Statistics and Probability in Mechanics

  1. The intrinsic differences between the Maxwell velocity distribution and the law of radioactive decay [Wu, p.26, l.1-l.-6].

  2. From probability theory to quantum mechanics
    1. When considering a beam of incident light, we can use the concept of percentage to discuss how much of it is reflected [Hec, p.139, lc, l.-12]. When considering a single photon, we must use the concept of probability to determine if it will reflect from or transmit through the interface.
    2. In terms of measurement, the concept of eigenstates is a refinement of the the concept of probability in the quantum (discrete) level [Coh, chap I, §A.3].
    3. Consider Young's double-slit experiment. If there are only a few photons, we have no way to predict their behavior because the individual impacts are distributed in a random manner [Coh, p.13, l.15]. However, if there are a large number of photons passing through the slits, we can predict the interference pattern using probability theory.
    4. In the microscopic regime, we must discard the deterministic concepts such as the trajectory (positions with time as the parameter) and initial conditions (simultaneous measurement of the position and momentum) of a particle. In the microscopic regime, a particle is characterized by its energy and momentum [Coh, p.11, (A-1)]. According to the uncertainty principle, Dt = +¥ and Dx = +¥. The deterministic concepts like trajectories and initial conditions are allowed in classical mechanics because the Planck constant is small in the macroscopic scale. The uncertainty principle forbids us from applying these deterministic concepts to the microscopic regime.
      Remark. Modern textbooks emphasize how we use Schrödinger's equation to successfully explain quantum phenomena, but fail to address why the basic methodology in classical mechanics cannot be applied to the quantum regime. Consequently, their discussion about quantum mechanics is incomplete.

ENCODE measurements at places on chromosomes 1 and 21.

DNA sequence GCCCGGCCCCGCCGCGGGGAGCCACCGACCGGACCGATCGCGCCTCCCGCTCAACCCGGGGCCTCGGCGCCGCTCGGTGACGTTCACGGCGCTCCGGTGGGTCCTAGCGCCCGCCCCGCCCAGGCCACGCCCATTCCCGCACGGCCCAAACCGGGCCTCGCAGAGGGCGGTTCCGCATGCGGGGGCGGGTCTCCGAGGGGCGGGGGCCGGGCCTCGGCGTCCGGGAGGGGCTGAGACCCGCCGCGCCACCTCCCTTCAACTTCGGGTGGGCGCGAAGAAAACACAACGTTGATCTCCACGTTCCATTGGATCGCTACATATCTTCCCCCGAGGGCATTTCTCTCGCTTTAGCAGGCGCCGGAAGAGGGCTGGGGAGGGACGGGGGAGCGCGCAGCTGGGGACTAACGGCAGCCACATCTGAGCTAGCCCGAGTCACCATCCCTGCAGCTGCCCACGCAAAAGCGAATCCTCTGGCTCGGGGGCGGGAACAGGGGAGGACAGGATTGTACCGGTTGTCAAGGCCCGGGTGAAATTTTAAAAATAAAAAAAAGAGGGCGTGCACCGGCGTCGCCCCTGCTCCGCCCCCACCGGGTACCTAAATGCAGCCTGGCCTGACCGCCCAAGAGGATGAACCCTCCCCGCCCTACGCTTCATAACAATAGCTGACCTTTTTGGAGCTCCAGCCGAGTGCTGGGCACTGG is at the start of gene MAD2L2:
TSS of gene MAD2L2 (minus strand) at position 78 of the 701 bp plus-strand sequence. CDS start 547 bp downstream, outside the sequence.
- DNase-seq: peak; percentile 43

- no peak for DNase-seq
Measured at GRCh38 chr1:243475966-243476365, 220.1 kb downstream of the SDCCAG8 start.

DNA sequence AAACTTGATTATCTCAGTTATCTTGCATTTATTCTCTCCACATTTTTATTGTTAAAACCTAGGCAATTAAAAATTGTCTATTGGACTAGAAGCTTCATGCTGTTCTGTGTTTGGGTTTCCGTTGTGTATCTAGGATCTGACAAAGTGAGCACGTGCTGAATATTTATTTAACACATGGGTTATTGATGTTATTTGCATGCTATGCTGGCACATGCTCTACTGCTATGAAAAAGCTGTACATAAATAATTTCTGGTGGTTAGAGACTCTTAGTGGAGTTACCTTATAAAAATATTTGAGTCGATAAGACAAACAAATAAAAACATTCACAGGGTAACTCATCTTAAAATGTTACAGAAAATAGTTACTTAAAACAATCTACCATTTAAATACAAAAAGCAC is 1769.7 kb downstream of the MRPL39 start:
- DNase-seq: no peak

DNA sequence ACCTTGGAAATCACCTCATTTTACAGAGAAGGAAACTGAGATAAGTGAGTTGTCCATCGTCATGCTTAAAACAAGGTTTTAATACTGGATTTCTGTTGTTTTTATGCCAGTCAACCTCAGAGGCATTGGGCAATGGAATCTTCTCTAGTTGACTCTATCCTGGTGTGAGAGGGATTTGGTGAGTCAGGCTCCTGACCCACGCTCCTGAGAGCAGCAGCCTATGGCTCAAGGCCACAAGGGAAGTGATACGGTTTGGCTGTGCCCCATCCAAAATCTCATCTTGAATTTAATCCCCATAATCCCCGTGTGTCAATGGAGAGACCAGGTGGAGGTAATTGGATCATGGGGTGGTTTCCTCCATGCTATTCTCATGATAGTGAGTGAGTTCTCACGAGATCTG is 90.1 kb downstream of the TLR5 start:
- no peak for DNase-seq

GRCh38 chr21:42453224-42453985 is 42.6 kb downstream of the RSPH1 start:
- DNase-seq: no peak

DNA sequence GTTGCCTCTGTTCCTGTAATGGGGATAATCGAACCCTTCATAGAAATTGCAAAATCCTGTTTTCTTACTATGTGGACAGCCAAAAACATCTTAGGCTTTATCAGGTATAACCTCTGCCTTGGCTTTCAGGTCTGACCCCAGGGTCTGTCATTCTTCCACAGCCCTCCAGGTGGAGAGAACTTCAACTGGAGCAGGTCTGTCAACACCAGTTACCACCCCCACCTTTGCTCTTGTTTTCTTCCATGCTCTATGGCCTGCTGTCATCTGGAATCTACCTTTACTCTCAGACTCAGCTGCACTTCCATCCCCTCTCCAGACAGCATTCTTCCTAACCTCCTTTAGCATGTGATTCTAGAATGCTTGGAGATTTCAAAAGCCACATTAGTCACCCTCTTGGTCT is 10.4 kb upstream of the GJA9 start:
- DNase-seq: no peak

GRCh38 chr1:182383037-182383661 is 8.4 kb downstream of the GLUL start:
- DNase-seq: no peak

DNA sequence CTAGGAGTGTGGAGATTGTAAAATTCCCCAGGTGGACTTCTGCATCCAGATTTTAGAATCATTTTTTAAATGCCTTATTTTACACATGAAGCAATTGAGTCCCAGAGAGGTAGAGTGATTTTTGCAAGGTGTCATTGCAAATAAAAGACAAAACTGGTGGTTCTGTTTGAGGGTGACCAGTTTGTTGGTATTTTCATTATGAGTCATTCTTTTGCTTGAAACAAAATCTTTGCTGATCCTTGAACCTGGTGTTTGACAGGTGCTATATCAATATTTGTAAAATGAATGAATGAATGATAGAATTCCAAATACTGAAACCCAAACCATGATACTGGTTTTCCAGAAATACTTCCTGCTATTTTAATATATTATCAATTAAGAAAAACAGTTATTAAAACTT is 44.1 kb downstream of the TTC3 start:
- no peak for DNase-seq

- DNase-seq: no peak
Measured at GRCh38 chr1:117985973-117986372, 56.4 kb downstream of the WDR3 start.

3. Frustrated total internal reflection [Fur, §2.2E4].
    Remark 1. The reason that the tunnel effect is difficult to understand is not because the effect is contrary to the classical predictions [Coh, p.74, l.3; In fact, optics does provide examples of total internal reflection and evanescent waves. Therefore, one cannot say that the tunnel effect contradicts classical mechanics.], but because modern textbooks on quantum mechanics fail to use concrete examples to highlight the essence of the effect [whose magic is similar to awakening a dormant animal]. [Fur, p.86, Fig. 2.9] provides exactly what we need: rescuing the transmitted evanescent wave at a close range before it dies out; the range must be in the order of the skin depth so that the wave may jump over the barrier and pass through another medium. Conclusion: In [Fur, p.86, Fig. 2.9], the transmittance from medium n to the medium n' is zero [Coh, p.71, (24)]; the transmittance from medium n, passing through medium n', to medium n is nonzero [Coh, p.73, (30); Fur, p.86, (2.84)]; the transmittance changes from zero to nonzero because the transmittance counts only the normal component of the Poynting vector [Wangs, p.421, (25-71); because the evanescent wave travels along the interface [Wangs, p.418, l.-2], its existence does not contribute to the transmittance] and because the photon has a nonzero probability [consider the wave function in the gap rather than the normal component of the Poynting vector on the interface] of presence in the gap of medium n' [Coh, p.71, l.-13].
    Remark 2. Born's view [Born, p.48, l.-14-p.49, l.16].